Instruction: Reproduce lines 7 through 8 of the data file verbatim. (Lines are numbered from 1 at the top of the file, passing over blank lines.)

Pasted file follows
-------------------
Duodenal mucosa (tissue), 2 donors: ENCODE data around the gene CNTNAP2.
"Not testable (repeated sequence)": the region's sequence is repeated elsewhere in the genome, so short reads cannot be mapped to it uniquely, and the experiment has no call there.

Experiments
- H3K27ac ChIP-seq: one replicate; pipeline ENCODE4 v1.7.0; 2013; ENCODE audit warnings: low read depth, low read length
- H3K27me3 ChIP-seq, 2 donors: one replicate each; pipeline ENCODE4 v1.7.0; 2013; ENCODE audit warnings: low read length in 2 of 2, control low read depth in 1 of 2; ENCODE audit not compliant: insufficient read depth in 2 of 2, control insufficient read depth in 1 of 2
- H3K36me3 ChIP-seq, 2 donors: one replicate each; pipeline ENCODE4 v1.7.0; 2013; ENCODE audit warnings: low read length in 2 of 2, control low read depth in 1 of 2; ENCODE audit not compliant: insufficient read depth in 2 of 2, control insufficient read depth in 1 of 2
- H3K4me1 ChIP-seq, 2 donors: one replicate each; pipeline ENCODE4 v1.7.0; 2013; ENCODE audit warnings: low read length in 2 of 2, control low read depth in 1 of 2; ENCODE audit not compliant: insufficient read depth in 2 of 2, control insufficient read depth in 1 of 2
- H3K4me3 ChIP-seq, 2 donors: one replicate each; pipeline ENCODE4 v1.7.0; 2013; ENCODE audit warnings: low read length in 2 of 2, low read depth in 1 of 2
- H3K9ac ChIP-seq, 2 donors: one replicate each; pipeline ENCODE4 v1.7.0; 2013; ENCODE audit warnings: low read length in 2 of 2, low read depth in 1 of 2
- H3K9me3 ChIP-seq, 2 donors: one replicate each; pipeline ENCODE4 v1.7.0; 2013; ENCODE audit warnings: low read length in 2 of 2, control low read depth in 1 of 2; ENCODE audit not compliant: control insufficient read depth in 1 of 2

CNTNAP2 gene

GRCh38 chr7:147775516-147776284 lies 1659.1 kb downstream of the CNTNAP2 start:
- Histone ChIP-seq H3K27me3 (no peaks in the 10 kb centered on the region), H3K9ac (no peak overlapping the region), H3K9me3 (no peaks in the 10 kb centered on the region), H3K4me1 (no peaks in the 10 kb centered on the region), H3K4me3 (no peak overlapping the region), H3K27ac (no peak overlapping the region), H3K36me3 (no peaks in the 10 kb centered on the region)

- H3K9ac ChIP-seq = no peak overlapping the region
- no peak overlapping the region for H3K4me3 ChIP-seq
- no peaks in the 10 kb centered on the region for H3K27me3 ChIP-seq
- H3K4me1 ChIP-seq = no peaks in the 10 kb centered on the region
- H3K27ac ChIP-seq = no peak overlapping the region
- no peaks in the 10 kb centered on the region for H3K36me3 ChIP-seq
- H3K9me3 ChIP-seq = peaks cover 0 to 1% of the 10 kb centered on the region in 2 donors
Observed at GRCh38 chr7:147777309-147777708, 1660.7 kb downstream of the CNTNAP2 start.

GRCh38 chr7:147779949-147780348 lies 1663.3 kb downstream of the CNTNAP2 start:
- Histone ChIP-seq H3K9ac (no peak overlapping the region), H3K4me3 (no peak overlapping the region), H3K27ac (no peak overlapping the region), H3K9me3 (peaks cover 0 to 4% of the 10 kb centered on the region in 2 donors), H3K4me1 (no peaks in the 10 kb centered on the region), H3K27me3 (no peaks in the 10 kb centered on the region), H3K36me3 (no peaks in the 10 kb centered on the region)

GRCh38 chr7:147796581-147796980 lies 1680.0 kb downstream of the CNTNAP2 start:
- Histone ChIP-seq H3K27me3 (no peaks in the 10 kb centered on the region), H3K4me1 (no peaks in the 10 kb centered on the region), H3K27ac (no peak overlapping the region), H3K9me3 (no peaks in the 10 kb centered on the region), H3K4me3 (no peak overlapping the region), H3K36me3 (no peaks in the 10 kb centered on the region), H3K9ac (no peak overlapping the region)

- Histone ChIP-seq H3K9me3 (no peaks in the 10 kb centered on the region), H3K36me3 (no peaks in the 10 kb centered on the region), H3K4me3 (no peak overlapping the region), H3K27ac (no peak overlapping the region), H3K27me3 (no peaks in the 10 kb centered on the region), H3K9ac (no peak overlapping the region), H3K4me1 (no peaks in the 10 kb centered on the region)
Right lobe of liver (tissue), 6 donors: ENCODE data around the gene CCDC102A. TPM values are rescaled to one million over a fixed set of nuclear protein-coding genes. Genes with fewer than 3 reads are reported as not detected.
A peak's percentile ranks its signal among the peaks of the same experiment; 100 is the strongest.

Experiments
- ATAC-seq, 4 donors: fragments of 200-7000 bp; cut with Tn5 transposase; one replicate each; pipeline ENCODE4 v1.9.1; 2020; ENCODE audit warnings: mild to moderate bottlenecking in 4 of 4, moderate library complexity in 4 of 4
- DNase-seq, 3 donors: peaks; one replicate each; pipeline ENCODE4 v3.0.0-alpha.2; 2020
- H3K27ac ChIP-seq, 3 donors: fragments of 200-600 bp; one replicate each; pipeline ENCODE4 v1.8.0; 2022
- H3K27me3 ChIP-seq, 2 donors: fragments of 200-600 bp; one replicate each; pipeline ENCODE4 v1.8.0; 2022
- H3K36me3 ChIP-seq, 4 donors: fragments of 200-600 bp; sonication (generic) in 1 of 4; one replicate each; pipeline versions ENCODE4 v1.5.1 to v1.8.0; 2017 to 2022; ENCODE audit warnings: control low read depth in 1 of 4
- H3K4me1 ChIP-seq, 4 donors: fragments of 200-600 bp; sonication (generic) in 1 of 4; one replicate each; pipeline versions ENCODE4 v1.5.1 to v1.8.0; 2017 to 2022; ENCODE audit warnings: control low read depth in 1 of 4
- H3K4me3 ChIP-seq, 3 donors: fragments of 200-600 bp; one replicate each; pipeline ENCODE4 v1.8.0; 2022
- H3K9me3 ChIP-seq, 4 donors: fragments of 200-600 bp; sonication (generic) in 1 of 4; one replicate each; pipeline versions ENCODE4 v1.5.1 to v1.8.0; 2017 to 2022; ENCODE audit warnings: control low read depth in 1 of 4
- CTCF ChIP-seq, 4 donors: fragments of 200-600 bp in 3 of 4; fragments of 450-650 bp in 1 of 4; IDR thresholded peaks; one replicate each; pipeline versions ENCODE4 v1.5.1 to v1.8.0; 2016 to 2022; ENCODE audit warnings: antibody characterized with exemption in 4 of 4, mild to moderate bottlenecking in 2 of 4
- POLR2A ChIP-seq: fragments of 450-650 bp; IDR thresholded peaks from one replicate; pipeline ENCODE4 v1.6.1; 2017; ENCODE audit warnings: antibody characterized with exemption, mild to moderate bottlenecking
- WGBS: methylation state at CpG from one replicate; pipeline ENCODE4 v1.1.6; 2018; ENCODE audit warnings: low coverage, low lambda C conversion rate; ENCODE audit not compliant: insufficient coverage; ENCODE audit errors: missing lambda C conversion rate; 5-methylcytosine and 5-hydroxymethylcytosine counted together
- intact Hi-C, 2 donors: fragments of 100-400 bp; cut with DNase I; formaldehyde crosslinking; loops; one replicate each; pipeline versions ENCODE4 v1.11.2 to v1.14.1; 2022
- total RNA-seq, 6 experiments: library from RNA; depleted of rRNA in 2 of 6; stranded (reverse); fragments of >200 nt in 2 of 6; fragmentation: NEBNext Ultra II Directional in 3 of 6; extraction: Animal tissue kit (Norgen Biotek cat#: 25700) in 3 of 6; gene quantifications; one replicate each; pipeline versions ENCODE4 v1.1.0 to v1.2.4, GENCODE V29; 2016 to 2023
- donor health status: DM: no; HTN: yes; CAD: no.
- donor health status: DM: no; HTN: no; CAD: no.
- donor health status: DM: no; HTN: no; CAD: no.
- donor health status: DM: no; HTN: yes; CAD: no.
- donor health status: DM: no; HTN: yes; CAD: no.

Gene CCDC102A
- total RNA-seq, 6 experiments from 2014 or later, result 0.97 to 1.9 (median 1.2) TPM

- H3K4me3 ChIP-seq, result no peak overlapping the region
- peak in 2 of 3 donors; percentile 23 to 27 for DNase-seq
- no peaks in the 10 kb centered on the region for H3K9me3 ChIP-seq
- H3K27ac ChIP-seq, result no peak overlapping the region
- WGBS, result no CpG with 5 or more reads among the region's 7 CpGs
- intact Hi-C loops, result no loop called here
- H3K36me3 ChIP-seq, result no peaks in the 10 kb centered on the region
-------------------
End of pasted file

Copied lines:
- H3K4me1 ChIP-seq, 2 donors: one replicate each; pipeline ENCODE4 v1.7.0; 2013; ENCODE audit warnings: low read length in 2 of 2, control low read depth in 1 of 2; ENCODE audit not compliant: insufficient read depth in 2 of 2, control insufficient read depth in 1 of 2
- H3K4me3 ChIP-seq, 2 donors: one replicate each; pipeline ENCODE4 v1.7.0; 2013; ENCODE audit warnings: low read length in 2 of 2, low read depth in 1 of 2